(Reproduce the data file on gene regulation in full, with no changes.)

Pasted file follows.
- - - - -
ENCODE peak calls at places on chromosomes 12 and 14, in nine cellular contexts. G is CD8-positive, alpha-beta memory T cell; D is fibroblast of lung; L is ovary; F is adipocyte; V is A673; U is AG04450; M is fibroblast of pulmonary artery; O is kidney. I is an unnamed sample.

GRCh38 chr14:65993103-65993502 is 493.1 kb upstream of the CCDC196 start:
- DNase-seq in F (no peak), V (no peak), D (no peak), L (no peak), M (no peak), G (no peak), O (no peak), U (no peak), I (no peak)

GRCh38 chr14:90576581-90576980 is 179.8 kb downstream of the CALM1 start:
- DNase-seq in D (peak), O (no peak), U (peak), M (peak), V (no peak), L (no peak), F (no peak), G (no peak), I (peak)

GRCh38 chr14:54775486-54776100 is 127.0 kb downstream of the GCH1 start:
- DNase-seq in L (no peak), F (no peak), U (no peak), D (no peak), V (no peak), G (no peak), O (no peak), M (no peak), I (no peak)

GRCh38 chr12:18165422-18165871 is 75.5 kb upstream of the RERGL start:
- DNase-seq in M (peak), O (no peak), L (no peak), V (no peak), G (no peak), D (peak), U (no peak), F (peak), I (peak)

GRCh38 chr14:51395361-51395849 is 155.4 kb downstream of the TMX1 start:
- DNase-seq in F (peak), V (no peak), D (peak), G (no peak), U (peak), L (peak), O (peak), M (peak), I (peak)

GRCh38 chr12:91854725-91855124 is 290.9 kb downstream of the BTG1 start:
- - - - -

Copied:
ENCODE peak calls at places on chromosomes 12 and 14, in nine cellular contexts. G is CD8-positive, alpha-beta memory T cell; D is fibroblast of lung; L is ovary; F is adipocyte; V is A673; U is AG04450; M is fibroblast of pulmonary artery; O is kidney. I is an unnamed sample.

GRCh38 chr14:65993103-65993502 is 493.1 kb upstream of the CCDC196 start:
- DNase-seq in F (no peak), V (no peak), D (no peak), L (no peak), M (no peak), G (no peak), O (no peak), U (no peak), I (no peak)

GRCh38 chr14:90576581-90576980 is 179.8 kb downstream of the CALM1 start:
- DNase-seq in D (peak), O (no peak), U (peak), M (peak), V (no peak), L (no peak), F (no peak), G (no peak), I (peak)

GRCh38 chr14:54775486-54776100 is 127.0 kb downstream of the GCH1 start:
- DNase-seq in L (no peak), F (no peak), U (no peak), D (no peak), V (no peak), G (no peak), O (no peak), M (no peak), I (no peak)

GRCh38 chr12:18165422-18165871 is 75.5 kb upstream of the RERGL start:
- DNase-seq in M (peak), O (no peak), L (no peak), V (no peak), G (no peak), D (peak), U (no peak), F (peak), I (peak)

GRCh38 chr14:51395361-51395849 is 155.4 kb downstream of the TMX1 start:
- DNase-seq in F (peak), V (no peak), D (peak), G (no peak), U (peak), L (peak), O (peak), M (peak), I (peak)

GRCh38 chr12:91854725-91855124 is 290.9 kb downstream of the BTG1 start: